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Old 2012-10-25, 22:58   #1
bsquared
 
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Default yafu-1.33

Now available.

Mostly "user experience" updates and bug fixes, but enough of them to warrant a new version.

Happy factoring!
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Old 2012-10-26, 00:34   #2
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The zip-file is not readable.
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Old 2012-10-26, 01:03   #3
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Things acted a bit funny when I first uploaded it. I re-uploaded, so try it again.

thanks.
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Old 2012-11-07, 03:29   #4
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Default SNFS # of relations?

When "type: SNFS" is added to the nfs.job file, the estimated required number of relations seems higher than I had been led to expect from SNFS.

What's the formula for this estimate?

Also the # rels/spec_q ratio for my poly drops horribly when changing type from GNFS to SNFS (and the estimated time goes up), despite the usual rule of thumb recommending use of SNFS for my composite. Didn't expect that. Maybe I'm comparing apples and oranges here...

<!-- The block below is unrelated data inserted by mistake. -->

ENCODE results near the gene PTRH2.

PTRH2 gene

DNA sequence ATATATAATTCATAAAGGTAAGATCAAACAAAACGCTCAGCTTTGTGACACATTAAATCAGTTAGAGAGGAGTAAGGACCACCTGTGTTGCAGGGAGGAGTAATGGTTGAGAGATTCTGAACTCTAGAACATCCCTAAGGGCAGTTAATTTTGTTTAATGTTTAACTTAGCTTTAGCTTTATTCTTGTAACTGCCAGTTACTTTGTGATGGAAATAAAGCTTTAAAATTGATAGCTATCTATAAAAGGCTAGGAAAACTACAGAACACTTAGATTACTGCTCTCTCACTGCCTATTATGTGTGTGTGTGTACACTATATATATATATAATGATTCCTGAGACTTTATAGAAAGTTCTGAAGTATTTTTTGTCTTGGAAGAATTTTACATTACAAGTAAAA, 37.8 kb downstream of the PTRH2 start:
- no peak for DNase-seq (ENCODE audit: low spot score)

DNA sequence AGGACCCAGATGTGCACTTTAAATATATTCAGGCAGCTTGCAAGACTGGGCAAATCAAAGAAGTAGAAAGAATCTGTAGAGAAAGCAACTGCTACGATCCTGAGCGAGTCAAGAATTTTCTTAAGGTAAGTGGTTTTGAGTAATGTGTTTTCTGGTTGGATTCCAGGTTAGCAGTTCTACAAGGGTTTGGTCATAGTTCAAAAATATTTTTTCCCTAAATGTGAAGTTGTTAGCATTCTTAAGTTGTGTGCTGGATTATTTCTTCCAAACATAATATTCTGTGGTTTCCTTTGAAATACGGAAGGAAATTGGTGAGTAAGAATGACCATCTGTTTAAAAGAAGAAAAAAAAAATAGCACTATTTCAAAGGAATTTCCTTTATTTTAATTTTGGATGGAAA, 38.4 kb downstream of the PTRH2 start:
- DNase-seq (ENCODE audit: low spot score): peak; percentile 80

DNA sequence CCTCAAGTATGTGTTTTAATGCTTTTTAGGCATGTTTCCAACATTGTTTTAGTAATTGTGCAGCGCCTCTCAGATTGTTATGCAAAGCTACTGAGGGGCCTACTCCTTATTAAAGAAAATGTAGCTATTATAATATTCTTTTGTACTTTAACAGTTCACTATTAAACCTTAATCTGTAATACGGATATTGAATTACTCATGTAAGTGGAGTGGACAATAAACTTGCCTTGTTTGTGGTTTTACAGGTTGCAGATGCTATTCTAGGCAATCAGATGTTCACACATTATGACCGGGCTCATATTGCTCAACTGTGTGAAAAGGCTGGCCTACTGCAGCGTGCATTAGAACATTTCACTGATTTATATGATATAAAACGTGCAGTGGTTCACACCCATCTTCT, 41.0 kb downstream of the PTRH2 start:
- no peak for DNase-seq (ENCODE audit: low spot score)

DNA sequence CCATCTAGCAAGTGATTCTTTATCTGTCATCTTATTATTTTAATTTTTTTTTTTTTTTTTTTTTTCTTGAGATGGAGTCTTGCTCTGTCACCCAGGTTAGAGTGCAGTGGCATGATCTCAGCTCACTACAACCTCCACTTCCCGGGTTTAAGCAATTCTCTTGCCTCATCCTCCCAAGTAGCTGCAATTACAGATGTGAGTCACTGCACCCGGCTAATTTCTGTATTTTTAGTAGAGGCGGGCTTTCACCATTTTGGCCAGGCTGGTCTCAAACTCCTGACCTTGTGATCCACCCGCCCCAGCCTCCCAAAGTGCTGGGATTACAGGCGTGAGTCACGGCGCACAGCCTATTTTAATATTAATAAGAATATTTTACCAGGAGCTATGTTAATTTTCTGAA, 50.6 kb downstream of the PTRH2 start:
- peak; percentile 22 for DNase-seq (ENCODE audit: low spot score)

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Old 2012-11-07, 03:40   #5
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Quote:
Originally Posted by swellman View Post
When "type: SNFS" is added to the nfs.job file, the estimated required number of relations seems higher than I had been led to expect from SNFS.
It's case sensitive, and I've seen lowercase from most examples, so that's what YAFU looks for. Thus, it doesn't see the type is SNFS, and the minrels estimate is for a GNFS job of that size, which is why it's so high.
Quote:
Originally Posted by swellman View Post
What's the formula for this estimate?
Code:
(2*fudge * (pow(2.0,(double)lpb) / log(pow(2.0,(double)lpb))))
...where fudge also depends on lpb and is given by a table in the source.
Code:
case 27:
        fudge = 0.70;
        break;
case 28:
        fudge = 0.76;
        break;
case 29:
        fudge = 0.84;
        break;
case 30:
        fudge = 0.89;
        break;
case 31:
        fudge = 0.91;